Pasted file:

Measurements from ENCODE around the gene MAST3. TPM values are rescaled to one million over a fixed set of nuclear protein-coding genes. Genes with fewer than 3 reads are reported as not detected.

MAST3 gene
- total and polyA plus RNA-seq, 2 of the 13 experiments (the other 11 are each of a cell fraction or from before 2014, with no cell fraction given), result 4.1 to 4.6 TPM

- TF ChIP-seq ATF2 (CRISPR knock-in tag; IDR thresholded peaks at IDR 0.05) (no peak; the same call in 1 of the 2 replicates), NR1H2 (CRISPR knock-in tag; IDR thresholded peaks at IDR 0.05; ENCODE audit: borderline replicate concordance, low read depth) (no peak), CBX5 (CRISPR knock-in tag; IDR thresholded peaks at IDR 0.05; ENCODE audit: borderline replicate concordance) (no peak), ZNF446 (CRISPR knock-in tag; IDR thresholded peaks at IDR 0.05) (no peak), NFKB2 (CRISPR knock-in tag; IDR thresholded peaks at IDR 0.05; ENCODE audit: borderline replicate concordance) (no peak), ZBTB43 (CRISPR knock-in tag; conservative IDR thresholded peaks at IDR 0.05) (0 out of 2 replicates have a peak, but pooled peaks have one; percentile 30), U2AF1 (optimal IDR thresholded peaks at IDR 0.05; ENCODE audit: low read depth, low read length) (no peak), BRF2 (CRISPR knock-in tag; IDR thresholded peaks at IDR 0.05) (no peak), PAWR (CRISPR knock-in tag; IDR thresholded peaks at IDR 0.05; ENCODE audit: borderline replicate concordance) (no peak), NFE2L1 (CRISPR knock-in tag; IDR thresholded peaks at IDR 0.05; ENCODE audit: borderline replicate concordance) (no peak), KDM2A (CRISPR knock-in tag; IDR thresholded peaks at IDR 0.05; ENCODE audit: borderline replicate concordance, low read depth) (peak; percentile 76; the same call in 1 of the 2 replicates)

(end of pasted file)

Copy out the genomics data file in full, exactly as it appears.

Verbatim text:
Measurements from ENCODE around the gene MAST3. TPM values are rescaled to one million over a fixed set of nuclear protein-coding genes. Genes with fewer than 3 reads are reported as not detected.

MAST3 gene
- total and polyA plus RNA-seq, 2 of the 13 experiments (the other 11 are each of a cell fraction or from before 2014, with no cell fraction given), result 4.1 to 4.6 TPM

- TF ChIP-seq ATF2 (CRISPR knock-in tag; IDR thresholded peaks at IDR 0.05) (no peak; the same call in 1 of the 2 replicates), NR1H2 (CRISPR knock-in tag; IDR thresholded peaks at IDR 0.05; ENCODE audit: borderline replicate concordance, low read depth) (no peak), CBX5 (CRISPR knock-in tag; IDR thresholded peaks at IDR 0.05; ENCODE audit: borderline replicate concordance) (no peak), ZNF446 (CRISPR knock-in tag; IDR thresholded peaks at IDR 0.05) (no peak), NFKB2 (CRISPR knock-in tag; IDR thresholded peaks at IDR 0.05; ENCODE audit: borderline replicate concordance) (no peak), ZBTB43 (CRISPR knock-in tag; conservative IDR thresholded peaks at IDR 0.05) (0 out of 2 replicates have a peak, but pooled peaks have one; percentile 30), U2AF1 (optimal IDR thresholded peaks at IDR 0.05; ENCODE audit: low read depth, low read length) (no peak), BRF2 (CRISPR knock-in tag; IDR thresholded peaks at IDR 0.05) (no peak), PAWR (CRISPR knock-in tag; IDR thresholded peaks at IDR 0.05; ENCODE audit: borderline replicate concordance) (no peak), NFE2L1 (CRISPR knock-in tag; IDR thresholded peaks at IDR 0.05; ENCODE audit: borderline replicate concordance) (no peak), KDM2A (CRISPR knock-in tag; IDR thresholded peaks at IDR 0.05; ENCODE audit: borderline replicate concordance, low read depth) (peak; percentile 76; the same call in 1 of the 2 replicates)